MASSDEVICE ON CALL — If you can’t bring the village to the lab, you must bring the lab to the village.
Such was the inspiration for the tiny mChip mobile blood testing lab that fits on a credit card and detects HIV and other diseases in minutes.
"The idea is to make a large class of diagnostic tests accessible to patients in any setting in the world, rather than forcing them to go to a clinic to draw blood and then wait days for their results," inventor Samuel Sia, an assistant professor of biomedical engineering who has been at Columbia for five years said in a university report.
Sia’s time spent a remote village in Togo convinced him that developing countries needed simpler, mobile means of health care and diagnostic services. The mChip lab needs one drop of blood to diagnose a patient and results come back in 12 to 15 minutes. It has been in testing in Rwanda for the past four years.
And it only costs $100.
A version of the mChip that diagnoses prostate cancer was developed through Sia’s lab and Claros Diagnostics Inc., which he co-founded in 2004. That device won CE Mark approval in the European Union.
Indian man gets hysterectomy
An Indian man known only as Ryalu received surgery to remove an intact and complete female reproductive system from his lower abdomen after he was admitted to the hospital with stomach pains, the Telegraph U.K. reported.
While doctors expected to treat a normal hernia, an exploratory operation revealed a female uterus, ovaries, Fallopian tubes, a cervix and underdeveloped vaginal tissue.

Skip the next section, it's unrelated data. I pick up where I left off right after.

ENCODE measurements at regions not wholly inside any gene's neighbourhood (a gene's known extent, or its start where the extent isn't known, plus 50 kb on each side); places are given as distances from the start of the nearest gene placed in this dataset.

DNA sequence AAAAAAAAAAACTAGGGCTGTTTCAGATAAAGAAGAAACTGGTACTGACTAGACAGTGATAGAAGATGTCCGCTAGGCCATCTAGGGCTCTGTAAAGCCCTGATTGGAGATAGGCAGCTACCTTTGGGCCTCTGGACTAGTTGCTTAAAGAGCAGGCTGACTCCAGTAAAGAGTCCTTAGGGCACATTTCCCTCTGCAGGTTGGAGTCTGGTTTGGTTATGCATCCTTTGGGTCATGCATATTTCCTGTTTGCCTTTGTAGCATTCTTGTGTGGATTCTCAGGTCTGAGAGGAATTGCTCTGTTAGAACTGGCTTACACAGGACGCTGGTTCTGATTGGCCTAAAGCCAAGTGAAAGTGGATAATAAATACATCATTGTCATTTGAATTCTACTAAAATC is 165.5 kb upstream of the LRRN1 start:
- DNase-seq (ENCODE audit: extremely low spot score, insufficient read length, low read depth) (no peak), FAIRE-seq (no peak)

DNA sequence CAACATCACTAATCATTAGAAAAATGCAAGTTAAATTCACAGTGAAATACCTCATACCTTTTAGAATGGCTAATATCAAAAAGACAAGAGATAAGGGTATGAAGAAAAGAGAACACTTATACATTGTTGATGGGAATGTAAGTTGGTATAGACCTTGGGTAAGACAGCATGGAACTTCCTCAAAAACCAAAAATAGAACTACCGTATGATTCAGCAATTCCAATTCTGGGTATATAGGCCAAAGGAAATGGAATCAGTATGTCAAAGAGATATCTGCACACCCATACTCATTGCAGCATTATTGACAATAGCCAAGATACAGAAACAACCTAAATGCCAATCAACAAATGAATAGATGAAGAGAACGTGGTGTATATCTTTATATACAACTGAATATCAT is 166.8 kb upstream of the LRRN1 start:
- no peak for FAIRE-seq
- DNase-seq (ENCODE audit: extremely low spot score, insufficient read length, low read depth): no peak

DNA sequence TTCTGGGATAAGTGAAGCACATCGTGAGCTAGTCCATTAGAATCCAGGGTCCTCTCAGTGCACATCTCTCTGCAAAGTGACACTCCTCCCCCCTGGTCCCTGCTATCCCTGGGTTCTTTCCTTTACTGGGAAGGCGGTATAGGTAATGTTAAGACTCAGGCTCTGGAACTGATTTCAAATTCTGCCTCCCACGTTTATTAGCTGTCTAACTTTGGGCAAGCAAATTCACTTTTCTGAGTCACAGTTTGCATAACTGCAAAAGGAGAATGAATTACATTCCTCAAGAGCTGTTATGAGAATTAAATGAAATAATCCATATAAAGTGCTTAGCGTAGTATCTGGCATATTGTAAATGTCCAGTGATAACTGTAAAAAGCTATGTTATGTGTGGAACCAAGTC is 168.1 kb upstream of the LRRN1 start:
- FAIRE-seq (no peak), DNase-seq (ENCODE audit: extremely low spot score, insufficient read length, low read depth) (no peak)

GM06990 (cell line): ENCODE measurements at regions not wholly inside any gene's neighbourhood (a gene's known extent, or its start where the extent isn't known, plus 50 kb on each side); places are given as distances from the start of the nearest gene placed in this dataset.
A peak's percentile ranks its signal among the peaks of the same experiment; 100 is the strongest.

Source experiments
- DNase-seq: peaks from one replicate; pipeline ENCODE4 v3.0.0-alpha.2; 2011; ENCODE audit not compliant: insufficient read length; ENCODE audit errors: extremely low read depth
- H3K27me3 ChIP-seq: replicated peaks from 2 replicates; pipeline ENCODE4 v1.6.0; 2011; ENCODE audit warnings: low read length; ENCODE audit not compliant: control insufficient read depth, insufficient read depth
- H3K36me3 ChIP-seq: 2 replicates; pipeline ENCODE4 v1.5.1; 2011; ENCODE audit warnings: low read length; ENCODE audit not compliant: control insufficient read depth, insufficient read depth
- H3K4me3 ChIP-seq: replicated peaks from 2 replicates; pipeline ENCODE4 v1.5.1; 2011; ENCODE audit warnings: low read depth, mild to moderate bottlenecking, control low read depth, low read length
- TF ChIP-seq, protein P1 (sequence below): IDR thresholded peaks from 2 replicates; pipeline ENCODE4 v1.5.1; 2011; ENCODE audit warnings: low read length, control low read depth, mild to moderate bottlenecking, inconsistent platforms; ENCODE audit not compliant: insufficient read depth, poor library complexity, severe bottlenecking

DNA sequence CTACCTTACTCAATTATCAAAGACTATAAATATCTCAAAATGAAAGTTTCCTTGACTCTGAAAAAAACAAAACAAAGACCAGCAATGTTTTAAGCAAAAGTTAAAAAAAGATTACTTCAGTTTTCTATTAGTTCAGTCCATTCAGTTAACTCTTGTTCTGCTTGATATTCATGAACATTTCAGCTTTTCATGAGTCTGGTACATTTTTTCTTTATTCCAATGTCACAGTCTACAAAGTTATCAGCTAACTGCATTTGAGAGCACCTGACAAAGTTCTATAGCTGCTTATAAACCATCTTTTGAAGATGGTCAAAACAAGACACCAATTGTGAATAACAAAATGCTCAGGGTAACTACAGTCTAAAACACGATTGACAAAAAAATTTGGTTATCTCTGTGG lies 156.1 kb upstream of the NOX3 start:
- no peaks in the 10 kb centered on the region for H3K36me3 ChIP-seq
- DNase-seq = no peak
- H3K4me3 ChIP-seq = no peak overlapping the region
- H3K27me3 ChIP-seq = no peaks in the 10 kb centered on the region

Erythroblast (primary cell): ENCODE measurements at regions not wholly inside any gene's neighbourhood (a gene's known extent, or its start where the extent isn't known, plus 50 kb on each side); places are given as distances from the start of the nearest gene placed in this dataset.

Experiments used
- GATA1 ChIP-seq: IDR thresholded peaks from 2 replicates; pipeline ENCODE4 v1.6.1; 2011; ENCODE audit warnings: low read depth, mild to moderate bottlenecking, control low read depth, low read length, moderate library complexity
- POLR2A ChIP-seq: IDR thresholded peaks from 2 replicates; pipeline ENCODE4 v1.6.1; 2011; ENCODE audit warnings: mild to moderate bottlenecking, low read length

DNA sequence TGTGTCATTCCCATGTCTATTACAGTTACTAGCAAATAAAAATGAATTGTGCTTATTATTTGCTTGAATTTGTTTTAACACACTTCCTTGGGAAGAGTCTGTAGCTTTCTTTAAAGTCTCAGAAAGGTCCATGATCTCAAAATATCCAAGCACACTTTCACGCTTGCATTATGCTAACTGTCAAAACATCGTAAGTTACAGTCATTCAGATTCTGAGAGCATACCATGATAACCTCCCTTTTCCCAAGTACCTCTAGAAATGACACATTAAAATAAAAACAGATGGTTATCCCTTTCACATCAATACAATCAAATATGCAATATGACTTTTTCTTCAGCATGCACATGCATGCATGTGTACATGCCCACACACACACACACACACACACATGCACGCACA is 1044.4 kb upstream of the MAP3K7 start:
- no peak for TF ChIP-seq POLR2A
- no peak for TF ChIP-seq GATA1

The patient was reportedly "stunned" by the discovery.
Massachusetts sues Johnson & Johnson over anti-psychotic drug marketing
Massachusetts’ attorney general sued Johnson & Johnson (NYSE:JNJ) on allegations of off-label marketing of Risperdal, an anti-psychotic drug that has gotten that has gotten the New Brunswick, N.J.-based medical goliath a fair amount of ink lately.
"[I]llegal marketing and sales tactics helped the company generate hundreds of millions of dollars in sales in the Commonwealth," the complaint states, accusing JNJ’s Ortho-McNeil-Janssen unit of marketing the drug to the elderly and to younger people when such uses haven’t been FDA-reviewed.
The drug is cleared primarily for treatment of schizophrenia and bipolar mood disorder, Bloomberg reported.
Japanese researchers unveil elderly care robot
Japanese researchers unveiled their latest iteration of the elderly care patient-lifting robot, nicknamed Riba 2. The robot is soft to the touch, moves around on wheel and can respond to voice commands, Reuters reported.
The robot boasts rubber sensors and improved joints that allow it to crouch and lift a patient weighing up to 176 pounds off of the floor.
Health Net Inc. breaks free of Medicare sanctions
Health Net Inc. got the go-ahead from the Centers for Medicare & Medicaid Services to continue enrollment of its Medicare programs.
The company was slammed with marketing and enrollment sanctions in November on charges against its compliance with certain rules and regulations, Reuters reported.
Health Net plans to resume marketing and enrollment immediately.